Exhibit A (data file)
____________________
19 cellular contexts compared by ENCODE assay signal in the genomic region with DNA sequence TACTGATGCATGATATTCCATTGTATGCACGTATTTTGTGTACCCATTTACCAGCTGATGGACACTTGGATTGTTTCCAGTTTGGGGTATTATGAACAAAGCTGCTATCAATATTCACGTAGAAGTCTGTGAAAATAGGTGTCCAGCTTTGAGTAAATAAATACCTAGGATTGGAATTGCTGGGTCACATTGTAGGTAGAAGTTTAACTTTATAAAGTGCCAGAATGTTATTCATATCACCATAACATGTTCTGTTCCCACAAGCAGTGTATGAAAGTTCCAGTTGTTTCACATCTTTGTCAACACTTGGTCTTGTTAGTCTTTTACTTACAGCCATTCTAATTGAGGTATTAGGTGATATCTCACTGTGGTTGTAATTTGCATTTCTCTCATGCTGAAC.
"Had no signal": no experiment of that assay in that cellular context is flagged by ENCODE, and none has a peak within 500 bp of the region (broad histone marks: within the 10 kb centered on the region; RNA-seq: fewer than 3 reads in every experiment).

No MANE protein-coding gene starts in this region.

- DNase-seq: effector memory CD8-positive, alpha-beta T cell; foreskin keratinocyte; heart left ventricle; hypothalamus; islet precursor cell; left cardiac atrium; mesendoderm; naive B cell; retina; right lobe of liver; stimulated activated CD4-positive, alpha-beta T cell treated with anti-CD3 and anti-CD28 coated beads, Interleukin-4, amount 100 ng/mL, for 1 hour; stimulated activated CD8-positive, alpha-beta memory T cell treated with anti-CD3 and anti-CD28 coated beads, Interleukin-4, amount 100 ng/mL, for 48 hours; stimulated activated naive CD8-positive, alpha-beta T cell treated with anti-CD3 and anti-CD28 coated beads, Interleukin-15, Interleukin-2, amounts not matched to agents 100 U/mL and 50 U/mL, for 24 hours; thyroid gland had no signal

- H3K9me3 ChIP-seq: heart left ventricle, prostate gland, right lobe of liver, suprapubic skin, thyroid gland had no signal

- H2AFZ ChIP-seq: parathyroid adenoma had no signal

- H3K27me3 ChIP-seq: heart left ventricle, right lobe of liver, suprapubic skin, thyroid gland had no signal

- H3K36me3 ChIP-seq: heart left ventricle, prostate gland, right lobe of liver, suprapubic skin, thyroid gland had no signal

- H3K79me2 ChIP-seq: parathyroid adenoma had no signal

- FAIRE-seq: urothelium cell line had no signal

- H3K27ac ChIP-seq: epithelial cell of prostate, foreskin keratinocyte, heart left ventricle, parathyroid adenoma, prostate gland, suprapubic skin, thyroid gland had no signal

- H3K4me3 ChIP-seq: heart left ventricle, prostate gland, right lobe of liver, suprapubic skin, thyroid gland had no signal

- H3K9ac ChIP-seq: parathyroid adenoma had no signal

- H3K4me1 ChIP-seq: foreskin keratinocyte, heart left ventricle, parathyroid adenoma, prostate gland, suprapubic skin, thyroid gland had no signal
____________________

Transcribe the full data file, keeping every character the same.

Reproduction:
19 cellular contexts compared by ENCODE assay signal in the genomic region with DNA sequence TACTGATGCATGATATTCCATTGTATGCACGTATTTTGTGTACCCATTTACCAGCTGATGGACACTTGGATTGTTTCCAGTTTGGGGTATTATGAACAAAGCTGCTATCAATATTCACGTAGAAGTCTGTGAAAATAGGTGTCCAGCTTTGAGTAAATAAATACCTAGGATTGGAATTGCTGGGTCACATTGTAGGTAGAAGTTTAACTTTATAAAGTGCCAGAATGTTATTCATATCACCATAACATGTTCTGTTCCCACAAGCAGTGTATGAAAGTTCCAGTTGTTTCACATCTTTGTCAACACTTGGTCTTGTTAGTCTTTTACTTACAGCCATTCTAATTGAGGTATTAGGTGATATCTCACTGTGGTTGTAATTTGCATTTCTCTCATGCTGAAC.
"Had no signal": no experiment of that assay in that cellular context is flagged by ENCODE, and none has a peak within 500 bp of the region (broad histone marks: within the 10 kb centered on the region; RNA-seq: fewer than 3 reads in every experiment).

No MANE protein-coding gene starts in this region.

- DNase-seq: effector memory CD8-positive, alpha-beta T cell; foreskin keratinocyte; heart left ventricle; hypothalamus; islet precursor cell; left cardiac atrium; mesendoderm; naive B cell; retina; right lobe of liver; stimulated activated CD4-positive, alpha-beta T cell treated with anti-CD3 and anti-CD28 coated beads, Interleukin-4, amount 100 ng/mL, for 1 hour; stimulated activated CD8-positive, alpha-beta memory T cell treated with anti-CD3 and anti-CD28 coated beads, Interleukin-4, amount 100 ng/mL, for 48 hours; stimulated activated naive CD8-positive, alpha-beta T cell treated with anti-CD3 and anti-CD28 coated beads, Interleukin-15, Interleukin-2, amounts not matched to agents 100 U/mL and 50 U/mL, for 24 hours; thyroid gland had no signal

- H3K9me3 ChIP-seq: heart left ventricle, prostate gland, right lobe of liver, suprapubic skin, thyroid gland had no signal

- H2AFZ ChIP-seq: parathyroid adenoma had no signal

- H3K27me3 ChIP-seq: heart left ventricle, right lobe of liver, suprapubic skin, thyroid gland had no signal

- H3K36me3 ChIP-seq: heart left ventricle, prostate gland, right lobe of liver, suprapubic skin, thyroid gland had no signal

- H3K79me2 ChIP-seq: parathyroid adenoma had no signal

- FAIRE-seq: urothelium cell line had no signal

- H3K27ac ChIP-seq: epithelial cell of prostate, foreskin keratinocyte, heart left ventricle, parathyroid adenoma, prostate gland, suprapubic skin, thyroid gland had no signal

- H3K4me3 ChIP-seq: heart left ventricle, prostate gland, right lobe of liver, suprapubic skin, thyroid gland had no signal

- H3K9ac ChIP-seq: parathyroid adenoma had no signal

- H3K4me1 ChIP-seq: foreskin keratinocyte, heart left ventricle, parathyroid adenoma, prostate gland, suprapubic skin, thyroid gland had no signal